The Ugly
Things get ugly when the CAGR is used to promote investment results without incorporating the risk factor. Mutual fund companies emphasize their CAGRs from different time periods in order to get you to invest in their funds, but they rarely incorporate a risk adjustment. It is also important to read the fine print in order to know what time period is being used. Ads can tout a fund's 20% CAGR in bold type, but the time period used may be from the peak of the last bubble, which has no bearing on the most recent performance.

The Bottom Line
The CAGR is a good and valuable tool to evaluate investment options, but it does not tell the whole story. Investors can analyze investment alternatives by comparing their CAGRs from identical time periods. Investors, however, also need to evaluate the relative investment risk. This requires the use of another measure such as standard deviation.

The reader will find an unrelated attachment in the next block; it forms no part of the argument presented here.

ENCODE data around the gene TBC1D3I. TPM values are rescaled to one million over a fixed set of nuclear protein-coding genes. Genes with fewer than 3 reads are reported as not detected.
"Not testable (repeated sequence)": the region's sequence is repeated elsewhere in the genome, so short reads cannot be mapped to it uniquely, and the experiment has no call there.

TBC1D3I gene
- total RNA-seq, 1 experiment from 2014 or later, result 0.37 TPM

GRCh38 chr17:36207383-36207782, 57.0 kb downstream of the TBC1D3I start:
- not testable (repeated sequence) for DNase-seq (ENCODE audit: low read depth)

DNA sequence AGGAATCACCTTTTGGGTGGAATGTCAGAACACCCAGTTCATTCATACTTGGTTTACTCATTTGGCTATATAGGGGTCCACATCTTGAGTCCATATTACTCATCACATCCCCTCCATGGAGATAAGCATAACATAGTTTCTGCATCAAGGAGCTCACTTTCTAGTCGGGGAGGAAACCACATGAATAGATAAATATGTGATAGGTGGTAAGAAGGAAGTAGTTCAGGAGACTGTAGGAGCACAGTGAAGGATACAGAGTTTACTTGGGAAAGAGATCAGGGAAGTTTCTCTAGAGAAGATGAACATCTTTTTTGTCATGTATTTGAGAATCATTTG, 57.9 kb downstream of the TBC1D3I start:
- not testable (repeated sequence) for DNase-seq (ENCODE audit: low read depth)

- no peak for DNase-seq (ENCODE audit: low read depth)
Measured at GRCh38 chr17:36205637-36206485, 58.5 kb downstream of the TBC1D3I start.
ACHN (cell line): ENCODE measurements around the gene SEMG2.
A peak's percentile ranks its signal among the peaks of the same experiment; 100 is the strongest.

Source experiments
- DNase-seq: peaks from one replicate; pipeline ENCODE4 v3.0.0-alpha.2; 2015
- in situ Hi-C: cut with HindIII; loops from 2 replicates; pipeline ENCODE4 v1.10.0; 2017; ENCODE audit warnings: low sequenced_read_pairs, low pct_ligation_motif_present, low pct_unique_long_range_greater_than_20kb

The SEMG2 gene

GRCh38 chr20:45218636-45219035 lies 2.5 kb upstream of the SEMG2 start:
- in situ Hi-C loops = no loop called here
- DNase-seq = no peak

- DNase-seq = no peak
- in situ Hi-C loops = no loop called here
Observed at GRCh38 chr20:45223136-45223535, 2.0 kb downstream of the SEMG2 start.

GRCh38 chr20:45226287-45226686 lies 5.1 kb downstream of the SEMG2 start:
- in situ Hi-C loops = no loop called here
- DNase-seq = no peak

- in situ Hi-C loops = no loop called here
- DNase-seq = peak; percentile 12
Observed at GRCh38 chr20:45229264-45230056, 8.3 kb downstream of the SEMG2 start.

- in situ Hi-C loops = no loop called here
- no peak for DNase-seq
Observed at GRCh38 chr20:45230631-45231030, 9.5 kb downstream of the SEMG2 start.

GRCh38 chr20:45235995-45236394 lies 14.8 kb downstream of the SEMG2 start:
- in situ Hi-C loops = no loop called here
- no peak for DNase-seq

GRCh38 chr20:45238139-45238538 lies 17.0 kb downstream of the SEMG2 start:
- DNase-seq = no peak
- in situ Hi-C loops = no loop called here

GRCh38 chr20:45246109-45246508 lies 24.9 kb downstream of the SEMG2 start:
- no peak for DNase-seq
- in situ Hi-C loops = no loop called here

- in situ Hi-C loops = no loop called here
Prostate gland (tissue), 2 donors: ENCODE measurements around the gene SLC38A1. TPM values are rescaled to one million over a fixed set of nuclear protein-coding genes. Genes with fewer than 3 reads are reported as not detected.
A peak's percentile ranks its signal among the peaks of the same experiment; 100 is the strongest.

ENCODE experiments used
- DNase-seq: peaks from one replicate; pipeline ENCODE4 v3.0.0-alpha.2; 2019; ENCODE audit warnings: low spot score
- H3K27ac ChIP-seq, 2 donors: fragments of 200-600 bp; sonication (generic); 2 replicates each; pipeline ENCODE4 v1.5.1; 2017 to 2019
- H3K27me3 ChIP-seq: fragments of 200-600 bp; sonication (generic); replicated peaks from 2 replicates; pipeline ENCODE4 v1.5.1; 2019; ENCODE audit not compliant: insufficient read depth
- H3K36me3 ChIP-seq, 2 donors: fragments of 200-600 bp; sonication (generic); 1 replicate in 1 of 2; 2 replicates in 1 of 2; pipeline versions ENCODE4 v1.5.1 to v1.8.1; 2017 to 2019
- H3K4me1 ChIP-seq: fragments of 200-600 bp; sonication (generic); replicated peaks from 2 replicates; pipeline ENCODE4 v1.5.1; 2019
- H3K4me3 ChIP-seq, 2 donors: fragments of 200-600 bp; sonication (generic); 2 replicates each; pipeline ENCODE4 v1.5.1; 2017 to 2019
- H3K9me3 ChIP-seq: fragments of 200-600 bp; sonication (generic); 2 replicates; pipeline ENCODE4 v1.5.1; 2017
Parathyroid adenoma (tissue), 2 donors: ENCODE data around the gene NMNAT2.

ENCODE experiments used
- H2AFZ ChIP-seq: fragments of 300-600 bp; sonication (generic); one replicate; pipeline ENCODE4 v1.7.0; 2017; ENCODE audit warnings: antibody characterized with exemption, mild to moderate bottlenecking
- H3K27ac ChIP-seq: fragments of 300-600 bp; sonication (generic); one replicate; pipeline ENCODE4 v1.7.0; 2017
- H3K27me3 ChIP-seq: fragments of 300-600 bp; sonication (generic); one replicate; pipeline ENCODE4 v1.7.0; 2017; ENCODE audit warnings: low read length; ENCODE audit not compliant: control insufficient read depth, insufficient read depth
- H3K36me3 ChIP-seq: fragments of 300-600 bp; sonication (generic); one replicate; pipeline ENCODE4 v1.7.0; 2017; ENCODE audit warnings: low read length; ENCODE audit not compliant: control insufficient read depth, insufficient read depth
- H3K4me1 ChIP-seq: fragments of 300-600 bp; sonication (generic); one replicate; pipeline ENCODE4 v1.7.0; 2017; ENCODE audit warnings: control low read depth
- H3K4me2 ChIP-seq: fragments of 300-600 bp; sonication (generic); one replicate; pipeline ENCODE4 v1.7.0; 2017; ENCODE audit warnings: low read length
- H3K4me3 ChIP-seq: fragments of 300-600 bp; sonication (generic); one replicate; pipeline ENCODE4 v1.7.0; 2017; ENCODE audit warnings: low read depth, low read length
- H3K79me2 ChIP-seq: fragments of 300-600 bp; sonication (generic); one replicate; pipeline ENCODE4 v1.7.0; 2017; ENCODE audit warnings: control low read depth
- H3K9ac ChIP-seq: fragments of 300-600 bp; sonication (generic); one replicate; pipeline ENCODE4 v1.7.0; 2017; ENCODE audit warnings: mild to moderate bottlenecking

Related Articles
  1. Economics

    How Do Companies Forecast Oil Prices?

    Read about the different forecasting methods that businesses use to predict future crude oil prices, and why it's so difficult to guess correctly.
  2. Technical Indicators

    Explaining Autocorrelation

    Autocorrelation is the measure of an internal correlation with a given time series.
  3. Mutual Funds & ETFs

    Top 3 Muni California Mutual Funds

    Discover analyses of the top three California municipal bond mutual funds, and learn about their characteristics, historical performance and suitability.
  4. Investing

    What is Descriptive Statistics?

    Descriptive statistics is the term applied to meaningful data analysis.
  5. Fundamental Analysis

    Create a Monte Carlo Simulation Using Excel

    How to apply the Monte Carlo Simulation principles to a game of dice using Microsoft Excel.
  6. Stock Analysis